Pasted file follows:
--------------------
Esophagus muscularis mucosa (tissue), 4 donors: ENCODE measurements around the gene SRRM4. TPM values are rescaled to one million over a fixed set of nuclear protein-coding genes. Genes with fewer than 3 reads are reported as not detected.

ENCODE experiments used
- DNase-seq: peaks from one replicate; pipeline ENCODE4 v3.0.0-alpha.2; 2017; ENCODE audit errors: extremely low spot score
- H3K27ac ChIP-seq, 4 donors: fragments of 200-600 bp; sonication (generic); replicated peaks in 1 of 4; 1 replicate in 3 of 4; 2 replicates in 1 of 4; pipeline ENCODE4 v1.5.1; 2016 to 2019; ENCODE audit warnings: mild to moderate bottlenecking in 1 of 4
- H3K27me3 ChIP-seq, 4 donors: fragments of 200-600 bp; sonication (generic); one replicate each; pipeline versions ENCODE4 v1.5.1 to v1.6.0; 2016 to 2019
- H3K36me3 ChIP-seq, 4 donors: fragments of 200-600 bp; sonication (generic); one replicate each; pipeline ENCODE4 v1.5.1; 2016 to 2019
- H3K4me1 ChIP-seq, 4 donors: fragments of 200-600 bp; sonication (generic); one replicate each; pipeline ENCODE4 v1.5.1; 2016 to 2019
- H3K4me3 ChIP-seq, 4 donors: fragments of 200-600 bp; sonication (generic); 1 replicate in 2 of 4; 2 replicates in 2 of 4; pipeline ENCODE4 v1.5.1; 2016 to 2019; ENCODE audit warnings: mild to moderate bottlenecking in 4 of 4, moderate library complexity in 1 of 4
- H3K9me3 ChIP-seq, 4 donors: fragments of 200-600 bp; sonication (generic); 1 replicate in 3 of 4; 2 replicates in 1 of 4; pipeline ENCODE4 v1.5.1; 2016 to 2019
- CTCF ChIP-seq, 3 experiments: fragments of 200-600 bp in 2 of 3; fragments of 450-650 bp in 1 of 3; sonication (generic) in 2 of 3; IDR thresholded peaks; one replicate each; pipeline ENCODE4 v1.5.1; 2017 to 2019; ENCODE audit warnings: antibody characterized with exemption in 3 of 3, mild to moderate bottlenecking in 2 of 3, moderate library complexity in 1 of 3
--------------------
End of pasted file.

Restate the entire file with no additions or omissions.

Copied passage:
Esophagus muscularis mucosa (tissue), 4 donors: ENCODE measurements around the gene SRRM4. TPM values are rescaled to one million over a fixed set of nuclear protein-coding genes. Genes with fewer than 3 reads are reported as not detected.

ENCODE experiments used
- DNase-seq: peaks from one replicate; pipeline ENCODE4 v3.0.0-alpha.2; 2017; ENCODE audit errors: extremely low spot score
- H3K27ac ChIP-seq, 4 donors: fragments of 200-600 bp; sonication (generic); replicated peaks in 1 of 4; 1 replicate in 3 of 4; 2 replicates in 1 of 4; pipeline ENCODE4 v1.5.1; 2016 to 2019; ENCODE audit warnings: mild to moderate bottlenecking in 1 of 4
- H3K27me3 ChIP-seq, 4 donors: fragments of 200-600 bp; sonication (generic); one replicate each; pipeline versions ENCODE4 v1.5.1 to v1.6.0; 2016 to 2019
- H3K36me3 ChIP-seq, 4 donors: fragments of 200-600 bp; sonication (generic); one replicate each; pipeline ENCODE4 v1.5.1; 2016 to 2019
- H3K4me1 ChIP-seq, 4 donors: fragments of 200-600 bp; sonication (generic); one replicate each; pipeline ENCODE4 v1.5.1; 2016 to 2019
- H3K4me3 ChIP-seq, 4 donors: fragments of 200-600 bp; sonication (generic); 1 replicate in 2 of 4; 2 replicates in 2 of 4; pipeline ENCODE4 v1.5.1; 2016 to 2019; ENCODE audit warnings: mild to moderate bottlenecking in 4 of 4, moderate library complexity in 1 of 4
- H3K9me3 ChIP-seq, 4 donors: fragments of 200-600 bp; sonication (generic); 1 replicate in 3 of 4; 2 replicates in 1 of 4; pipeline ENCODE4 v1.5.1; 2016 to 2019
- CTCF ChIP-seq, 3 experiments: fragments of 200-600 bp in 2 of 3; fragments of 450-650 bp in 1 of 3; sonication (generic) in 2 of 3; IDR thresholded peaks; one replicate each; pipeline ENCODE4 v1.5.1; 2017 to 2019; ENCODE audit warnings: antibody characterized with exemption in 3 of 3, mild to moderate bottlenecking in 2 of 3, moderate library complexity in 1 of 3